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How to Know God


God’s Knowability

A farmer repeatedly invited a friend into his apple orchard to taste the fruit and make some fresh cider. But, just as often, the friend said, “No, I would rather not.”

        Finally, the farmer said, “I guess you are prejudiced against my apples.”

        “Well, to tell the truth, “ his friend said, “I have tasted a few of them and they are very sour.”

        The farmer then asked which apples his friend had eaten. “Why, those apples which fell along the road over your fence,” he replied.

        “Ah, yes,” said the farmer, “they are sour. I planted them to fool the boys who live around here. But, if you will come into the middle of my orchard, you will find a different taste.”

        On the edges of Christianity are some very sour apples—conviction, self-denial, and purity of life—which keep off hypocrites and mere professors. But in the middle of the orchard are delicious fruits, sweet and desirable. The nearer to God, the sweeter the joy. ── Michael P. GreenIllustrations for Biblical Preaching


God’s Knowability

Trying to explain God is like trying to explain a kiss. You can check the dictionary definition: “A caress with the lips; a gentle touch or contact.”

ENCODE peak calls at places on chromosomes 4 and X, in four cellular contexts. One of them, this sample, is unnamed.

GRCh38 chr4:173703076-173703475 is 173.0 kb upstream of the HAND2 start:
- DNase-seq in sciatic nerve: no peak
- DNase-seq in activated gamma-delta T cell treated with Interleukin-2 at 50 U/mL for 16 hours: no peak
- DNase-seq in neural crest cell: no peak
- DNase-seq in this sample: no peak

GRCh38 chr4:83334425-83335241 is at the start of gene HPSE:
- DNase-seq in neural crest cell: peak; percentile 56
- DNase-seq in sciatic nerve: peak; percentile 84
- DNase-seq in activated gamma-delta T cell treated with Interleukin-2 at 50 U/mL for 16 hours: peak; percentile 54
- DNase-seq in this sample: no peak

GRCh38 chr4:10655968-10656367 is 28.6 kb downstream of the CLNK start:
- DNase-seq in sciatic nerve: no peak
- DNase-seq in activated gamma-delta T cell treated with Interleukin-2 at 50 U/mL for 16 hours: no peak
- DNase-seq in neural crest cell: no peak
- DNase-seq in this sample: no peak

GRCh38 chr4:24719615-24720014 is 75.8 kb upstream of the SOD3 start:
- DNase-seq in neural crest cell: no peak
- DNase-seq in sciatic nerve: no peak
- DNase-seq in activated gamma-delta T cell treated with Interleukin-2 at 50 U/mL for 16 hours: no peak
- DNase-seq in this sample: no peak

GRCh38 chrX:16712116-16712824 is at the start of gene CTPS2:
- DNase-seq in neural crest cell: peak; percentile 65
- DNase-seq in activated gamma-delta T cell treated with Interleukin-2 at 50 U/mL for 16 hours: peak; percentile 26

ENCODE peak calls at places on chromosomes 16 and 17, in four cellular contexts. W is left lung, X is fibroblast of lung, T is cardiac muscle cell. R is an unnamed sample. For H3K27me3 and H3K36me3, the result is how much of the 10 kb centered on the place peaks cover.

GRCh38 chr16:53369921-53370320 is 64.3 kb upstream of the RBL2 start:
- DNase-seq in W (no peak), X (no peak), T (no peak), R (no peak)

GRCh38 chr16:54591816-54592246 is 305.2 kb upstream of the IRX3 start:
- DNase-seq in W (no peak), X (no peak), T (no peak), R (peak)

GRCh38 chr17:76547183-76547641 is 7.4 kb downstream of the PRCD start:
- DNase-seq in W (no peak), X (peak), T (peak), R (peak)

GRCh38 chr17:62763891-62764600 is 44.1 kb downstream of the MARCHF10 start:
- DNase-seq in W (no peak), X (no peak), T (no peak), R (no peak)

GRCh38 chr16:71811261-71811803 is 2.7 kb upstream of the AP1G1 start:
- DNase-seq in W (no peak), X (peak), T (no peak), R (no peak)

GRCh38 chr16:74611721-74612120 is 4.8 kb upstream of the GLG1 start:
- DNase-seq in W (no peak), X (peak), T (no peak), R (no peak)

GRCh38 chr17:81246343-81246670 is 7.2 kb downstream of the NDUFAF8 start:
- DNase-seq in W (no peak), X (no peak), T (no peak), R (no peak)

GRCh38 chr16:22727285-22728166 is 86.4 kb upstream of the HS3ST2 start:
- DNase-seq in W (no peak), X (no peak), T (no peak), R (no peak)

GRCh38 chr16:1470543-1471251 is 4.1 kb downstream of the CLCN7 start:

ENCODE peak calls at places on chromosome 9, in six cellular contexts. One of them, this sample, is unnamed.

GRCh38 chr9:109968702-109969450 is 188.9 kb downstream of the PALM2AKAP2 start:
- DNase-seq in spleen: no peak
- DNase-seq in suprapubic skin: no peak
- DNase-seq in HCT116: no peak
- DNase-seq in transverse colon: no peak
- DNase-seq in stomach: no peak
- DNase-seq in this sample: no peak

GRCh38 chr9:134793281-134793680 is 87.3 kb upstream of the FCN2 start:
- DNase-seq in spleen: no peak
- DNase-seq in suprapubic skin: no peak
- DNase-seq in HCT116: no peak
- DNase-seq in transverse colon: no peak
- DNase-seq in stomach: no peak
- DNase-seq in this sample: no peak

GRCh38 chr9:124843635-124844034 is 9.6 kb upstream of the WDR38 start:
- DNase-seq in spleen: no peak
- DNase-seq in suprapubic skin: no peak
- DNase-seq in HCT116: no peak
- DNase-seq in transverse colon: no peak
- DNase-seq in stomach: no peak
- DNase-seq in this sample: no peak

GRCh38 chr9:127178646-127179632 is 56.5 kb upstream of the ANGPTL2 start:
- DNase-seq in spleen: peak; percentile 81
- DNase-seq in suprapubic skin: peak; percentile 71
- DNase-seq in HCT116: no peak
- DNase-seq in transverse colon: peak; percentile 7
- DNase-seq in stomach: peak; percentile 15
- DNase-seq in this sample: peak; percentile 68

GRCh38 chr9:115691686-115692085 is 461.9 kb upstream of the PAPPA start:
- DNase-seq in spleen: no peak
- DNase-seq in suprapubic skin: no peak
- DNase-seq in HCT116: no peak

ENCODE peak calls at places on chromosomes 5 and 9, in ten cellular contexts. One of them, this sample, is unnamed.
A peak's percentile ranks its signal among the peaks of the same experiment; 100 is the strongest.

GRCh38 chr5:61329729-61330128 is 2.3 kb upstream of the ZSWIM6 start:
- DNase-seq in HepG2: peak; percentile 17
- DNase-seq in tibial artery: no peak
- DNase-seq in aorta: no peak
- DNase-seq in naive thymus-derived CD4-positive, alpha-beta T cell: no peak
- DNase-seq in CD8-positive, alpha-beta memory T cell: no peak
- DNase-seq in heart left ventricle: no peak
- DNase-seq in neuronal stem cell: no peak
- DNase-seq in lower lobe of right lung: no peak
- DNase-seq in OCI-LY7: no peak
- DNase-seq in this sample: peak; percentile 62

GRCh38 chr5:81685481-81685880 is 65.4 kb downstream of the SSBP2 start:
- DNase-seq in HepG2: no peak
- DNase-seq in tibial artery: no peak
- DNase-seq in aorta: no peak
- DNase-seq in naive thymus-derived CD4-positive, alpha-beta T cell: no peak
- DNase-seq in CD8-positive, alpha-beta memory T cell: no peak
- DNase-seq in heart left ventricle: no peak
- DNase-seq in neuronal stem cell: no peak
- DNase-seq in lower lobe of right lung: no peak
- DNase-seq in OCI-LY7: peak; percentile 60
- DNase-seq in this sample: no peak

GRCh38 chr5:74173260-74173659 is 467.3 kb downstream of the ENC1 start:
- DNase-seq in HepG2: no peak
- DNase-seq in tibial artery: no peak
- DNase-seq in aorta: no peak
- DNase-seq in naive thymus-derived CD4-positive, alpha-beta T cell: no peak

But does that really capture the essence of what a kiss is? Dues that describe what a mother does when she tenderly places her lips on the forehead of her newborn child? Is that what the young lover does when he says good-night to his girl?

        Just as words cannot completely capture all that is involved in what we know by experience and attempt to describe as a “kiss,” we also cannot fully comprehend, explain, or define “God.” We can, however, know him through experiencing his revelation of himself to us in his Word and in the person of Jesus Christ.── Michael P. GreenIllustrations for Biblical Preaching


God’s Knowability

The pagan world was always haunted by the unknowability of God. At best, men could but grope after his mystery. “It is hard,” said Plato, “to investigate and to find the framer and the father of the universe. And, if one did find him, it would be impossible to express him in terms which all could understand.” Aristotle spoke of God as the supreme cause, by all men dreamed of and by no man known. The ancient world did not doubt that there was a God or gods, but it believed that such gods as there might be were quite unknowable and only occasionally interested in mankind. In a world without Christ, God was a mystery and power, desirable but never known. ── Michael P. GreenIllustrations for Biblical Preaching